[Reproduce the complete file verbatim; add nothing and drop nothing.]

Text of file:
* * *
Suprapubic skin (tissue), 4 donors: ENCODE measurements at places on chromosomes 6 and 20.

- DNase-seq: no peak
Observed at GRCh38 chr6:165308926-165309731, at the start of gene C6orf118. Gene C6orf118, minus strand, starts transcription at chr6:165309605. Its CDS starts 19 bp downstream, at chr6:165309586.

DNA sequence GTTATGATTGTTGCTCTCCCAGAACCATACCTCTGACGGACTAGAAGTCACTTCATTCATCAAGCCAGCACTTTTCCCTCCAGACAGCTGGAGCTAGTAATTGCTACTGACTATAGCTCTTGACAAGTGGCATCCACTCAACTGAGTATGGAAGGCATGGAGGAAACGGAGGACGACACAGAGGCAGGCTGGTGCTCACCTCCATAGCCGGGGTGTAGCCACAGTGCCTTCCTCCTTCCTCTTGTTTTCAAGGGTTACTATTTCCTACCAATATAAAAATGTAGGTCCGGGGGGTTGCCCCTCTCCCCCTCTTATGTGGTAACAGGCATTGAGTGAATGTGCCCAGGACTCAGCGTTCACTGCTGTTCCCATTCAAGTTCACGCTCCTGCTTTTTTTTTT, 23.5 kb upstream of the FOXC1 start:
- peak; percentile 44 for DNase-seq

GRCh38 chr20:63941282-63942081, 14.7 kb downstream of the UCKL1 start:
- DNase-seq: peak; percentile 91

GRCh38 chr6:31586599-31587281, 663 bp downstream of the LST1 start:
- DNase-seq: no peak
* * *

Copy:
Suprapubic skin (tissue), 4 donors: ENCODE measurements at places on chromosomes 6 and 20.

- DNase-seq: no peak
Observed at GRCh38 chr6:165308926-165309731, at the start of gene C6orf118. Gene C6orf118, minus strand, starts transcription at chr6:165309605. Its CDS starts 19 bp downstream, at chr6:165309586.

DNA sequence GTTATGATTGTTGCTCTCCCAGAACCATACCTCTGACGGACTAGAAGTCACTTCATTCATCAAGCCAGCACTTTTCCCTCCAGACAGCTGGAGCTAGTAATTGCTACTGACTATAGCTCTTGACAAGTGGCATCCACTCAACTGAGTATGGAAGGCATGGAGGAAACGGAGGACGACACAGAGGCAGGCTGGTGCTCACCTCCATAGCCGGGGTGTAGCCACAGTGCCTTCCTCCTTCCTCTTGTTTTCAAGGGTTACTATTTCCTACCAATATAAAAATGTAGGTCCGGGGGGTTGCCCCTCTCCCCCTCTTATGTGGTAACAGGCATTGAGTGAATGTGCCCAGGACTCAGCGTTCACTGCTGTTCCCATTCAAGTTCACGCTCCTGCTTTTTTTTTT, 23.5 kb upstream of the FOXC1 start:
- peak; percentile 44 for DNase-seq

GRCh38 chr20:63941282-63942081, 14.7 kb downstream of the UCKL1 start:
- DNase-seq: peak; percentile 91

GRCh38 chr6:31586599-31587281, 663 bp downstream of the LST1 start:
- DNase-seq: no peak